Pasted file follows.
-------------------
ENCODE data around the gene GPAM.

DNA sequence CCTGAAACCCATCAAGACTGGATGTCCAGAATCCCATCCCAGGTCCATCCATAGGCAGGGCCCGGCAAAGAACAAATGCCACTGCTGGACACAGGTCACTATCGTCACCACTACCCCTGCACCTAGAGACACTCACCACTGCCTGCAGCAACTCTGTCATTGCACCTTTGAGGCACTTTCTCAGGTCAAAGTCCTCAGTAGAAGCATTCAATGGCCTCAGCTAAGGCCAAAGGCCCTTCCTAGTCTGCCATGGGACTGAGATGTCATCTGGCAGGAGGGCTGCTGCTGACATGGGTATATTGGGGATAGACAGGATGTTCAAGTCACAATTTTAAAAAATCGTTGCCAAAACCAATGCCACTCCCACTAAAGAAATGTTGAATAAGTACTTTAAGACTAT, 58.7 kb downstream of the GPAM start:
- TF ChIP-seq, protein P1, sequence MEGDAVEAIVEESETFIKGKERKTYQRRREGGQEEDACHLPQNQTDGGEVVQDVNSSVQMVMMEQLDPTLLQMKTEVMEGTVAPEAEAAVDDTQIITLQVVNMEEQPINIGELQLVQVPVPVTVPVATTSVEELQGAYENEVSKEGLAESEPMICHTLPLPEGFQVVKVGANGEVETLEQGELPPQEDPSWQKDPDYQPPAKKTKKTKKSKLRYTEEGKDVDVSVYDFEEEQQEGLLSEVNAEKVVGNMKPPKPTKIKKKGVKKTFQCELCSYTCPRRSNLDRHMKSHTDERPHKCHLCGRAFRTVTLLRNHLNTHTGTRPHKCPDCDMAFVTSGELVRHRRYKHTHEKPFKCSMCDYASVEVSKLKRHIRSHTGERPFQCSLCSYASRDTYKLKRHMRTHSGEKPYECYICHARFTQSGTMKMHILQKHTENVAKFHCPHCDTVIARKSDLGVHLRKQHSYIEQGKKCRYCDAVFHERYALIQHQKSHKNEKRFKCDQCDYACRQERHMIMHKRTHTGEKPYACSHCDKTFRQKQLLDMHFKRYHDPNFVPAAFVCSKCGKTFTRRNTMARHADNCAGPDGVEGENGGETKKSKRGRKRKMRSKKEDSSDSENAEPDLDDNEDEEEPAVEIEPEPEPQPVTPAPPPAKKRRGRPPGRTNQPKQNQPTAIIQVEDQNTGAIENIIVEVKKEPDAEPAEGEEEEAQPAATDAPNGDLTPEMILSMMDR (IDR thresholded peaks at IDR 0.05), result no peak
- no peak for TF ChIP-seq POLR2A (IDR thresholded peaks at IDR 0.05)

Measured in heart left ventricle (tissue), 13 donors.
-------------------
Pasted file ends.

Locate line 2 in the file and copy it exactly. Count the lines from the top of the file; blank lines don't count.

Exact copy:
DNA sequence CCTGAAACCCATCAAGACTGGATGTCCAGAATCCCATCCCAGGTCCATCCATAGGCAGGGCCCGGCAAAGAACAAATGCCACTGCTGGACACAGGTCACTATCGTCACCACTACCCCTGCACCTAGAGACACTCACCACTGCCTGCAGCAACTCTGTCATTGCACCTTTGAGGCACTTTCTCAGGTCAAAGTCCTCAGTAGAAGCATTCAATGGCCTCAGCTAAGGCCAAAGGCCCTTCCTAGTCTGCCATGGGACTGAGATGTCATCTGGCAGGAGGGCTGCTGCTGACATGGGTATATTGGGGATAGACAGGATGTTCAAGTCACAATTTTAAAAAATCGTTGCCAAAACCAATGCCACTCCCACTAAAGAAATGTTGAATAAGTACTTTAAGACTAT, 58.7 kb downstream of the GPAM start: